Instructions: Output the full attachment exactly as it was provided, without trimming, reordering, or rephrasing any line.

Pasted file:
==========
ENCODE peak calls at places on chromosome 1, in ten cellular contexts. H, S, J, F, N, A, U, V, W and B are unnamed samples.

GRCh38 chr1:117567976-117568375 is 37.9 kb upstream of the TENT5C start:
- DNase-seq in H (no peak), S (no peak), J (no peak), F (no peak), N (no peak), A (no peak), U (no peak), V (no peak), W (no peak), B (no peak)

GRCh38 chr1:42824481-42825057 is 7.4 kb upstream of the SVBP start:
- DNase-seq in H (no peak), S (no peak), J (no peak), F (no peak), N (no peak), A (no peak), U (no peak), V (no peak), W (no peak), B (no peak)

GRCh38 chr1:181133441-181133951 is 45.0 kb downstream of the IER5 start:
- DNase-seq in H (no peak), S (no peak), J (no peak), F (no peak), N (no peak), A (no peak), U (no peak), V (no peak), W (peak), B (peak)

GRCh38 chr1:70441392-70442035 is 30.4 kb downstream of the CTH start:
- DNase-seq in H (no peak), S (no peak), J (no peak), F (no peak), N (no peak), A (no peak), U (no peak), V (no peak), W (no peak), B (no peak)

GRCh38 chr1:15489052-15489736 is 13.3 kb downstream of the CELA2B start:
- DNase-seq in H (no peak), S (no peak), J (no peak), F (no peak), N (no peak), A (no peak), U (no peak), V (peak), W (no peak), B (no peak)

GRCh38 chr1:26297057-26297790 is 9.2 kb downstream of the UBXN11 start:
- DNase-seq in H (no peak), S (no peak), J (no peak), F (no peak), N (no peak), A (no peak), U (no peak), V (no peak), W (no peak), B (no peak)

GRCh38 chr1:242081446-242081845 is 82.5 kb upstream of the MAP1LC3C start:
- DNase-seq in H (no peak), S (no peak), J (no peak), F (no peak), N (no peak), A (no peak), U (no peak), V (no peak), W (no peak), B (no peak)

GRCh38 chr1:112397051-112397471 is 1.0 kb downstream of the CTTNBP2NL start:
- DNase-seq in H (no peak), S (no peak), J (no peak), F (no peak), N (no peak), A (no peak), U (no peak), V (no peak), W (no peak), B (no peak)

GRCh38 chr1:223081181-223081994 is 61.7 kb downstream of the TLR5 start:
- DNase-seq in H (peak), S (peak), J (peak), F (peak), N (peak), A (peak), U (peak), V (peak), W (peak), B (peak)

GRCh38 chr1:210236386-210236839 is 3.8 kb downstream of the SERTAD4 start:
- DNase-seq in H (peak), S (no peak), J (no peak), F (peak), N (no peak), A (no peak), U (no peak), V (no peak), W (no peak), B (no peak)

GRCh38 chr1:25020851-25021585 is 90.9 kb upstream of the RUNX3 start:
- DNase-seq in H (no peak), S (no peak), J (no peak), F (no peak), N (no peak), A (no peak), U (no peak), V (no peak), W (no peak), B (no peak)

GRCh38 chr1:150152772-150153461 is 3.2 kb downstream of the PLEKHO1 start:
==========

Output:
ENCODE peak calls at places on chromosome 1, in ten cellular contexts. H, S, J, F, N, A, U, V, W and B are unnamed samples.

GRCh38 chr1:117567976-117568375 is 37.9 kb upstream of the TENT5C start:
- DNase-seq in H (no peak), S (no peak), J (no peak), F (no peak), N (no peak), A (no peak), U (no peak), V (no peak), W (no peak), B (no peak)

GRCh38 chr1:42824481-42825057 is 7.4 kb upstream of the SVBP start:
- DNase-seq in H (no peak), S (no peak), J (no peak), F (no peak), N (no peak), A (no peak), U (no peak), V (no peak), W (no peak), B (no peak)

GRCh38 chr1:181133441-181133951 is 45.0 kb downstream of the IER5 start:
- DNase-seq in H (no peak), S (no peak), J (no peak), F (no peak), N (no peak), A (no peak), U (no peak), V (no peak), W (peak), B (peak)

GRCh38 chr1:70441392-70442035 is 30.4 kb downstream of the CTH start:
- DNase-seq in H (no peak), S (no peak), J (no peak), F (no peak), N (no peak), A (no peak), U (no peak), V (no peak), W (no peak), B (no peak)

GRCh38 chr1:15489052-15489736 is 13.3 kb downstream of the CELA2B start:
- DNase-seq in H (no peak), S (no peak), J (no peak), F (no peak), N (no peak), A (no peak), U (no peak), V (peak), W (no peak), B (no peak)

GRCh38 chr1:26297057-26297790 is 9.2 kb downstream of the UBXN11 start:
- DNase-seq in H (no peak), S (no peak), J (no peak), F (no peak), N (no peak), A (no peak), U (no peak), V (no peak), W (no peak), B (no peak)

GRCh38 chr1:242081446-242081845 is 82.5 kb upstream of the MAP1LC3C start:
- DNase-seq in H (no peak), S (no peak), J (no peak), F (no peak), N (no peak), A (no peak), U (no peak), V (no peak), W (no peak), B (no peak)

GRCh38 chr1:112397051-112397471 is 1.0 kb downstream of the CTTNBP2NL start:
- DNase-seq in H (no peak), S (no peak), J (no peak), F (no peak), N (no peak), A (no peak), U (no peak), V (no peak), W (no peak), B (no peak)

GRCh38 chr1:223081181-223081994 is 61.7 kb downstream of the TLR5 start:
- DNase-seq in H (peak), S (peak), J (peak), F (peak), N (peak), A (peak), U (peak), V (peak), W (peak), B (peak)

GRCh38 chr1:210236386-210236839 is 3.8 kb downstream of the SERTAD4 start:
- DNase-seq in H (peak), S (no peak), J (no peak), F (peak), N (no peak), A (no peak), U (no peak), V (no peak), W (no peak), B (no peak)

GRCh38 chr1:25020851-25021585 is 90.9 kb upstream of the RUNX3 start:
- DNase-seq in H (no peak), S (no peak), J (no peak), F (no peak), N (no peak), A (no peak), U (no peak), V (no peak), W (no peak), B (no peak)

GRCh38 chr1:150152772-150153461 is 3.2 kb downstream of the PLEKHO1 start: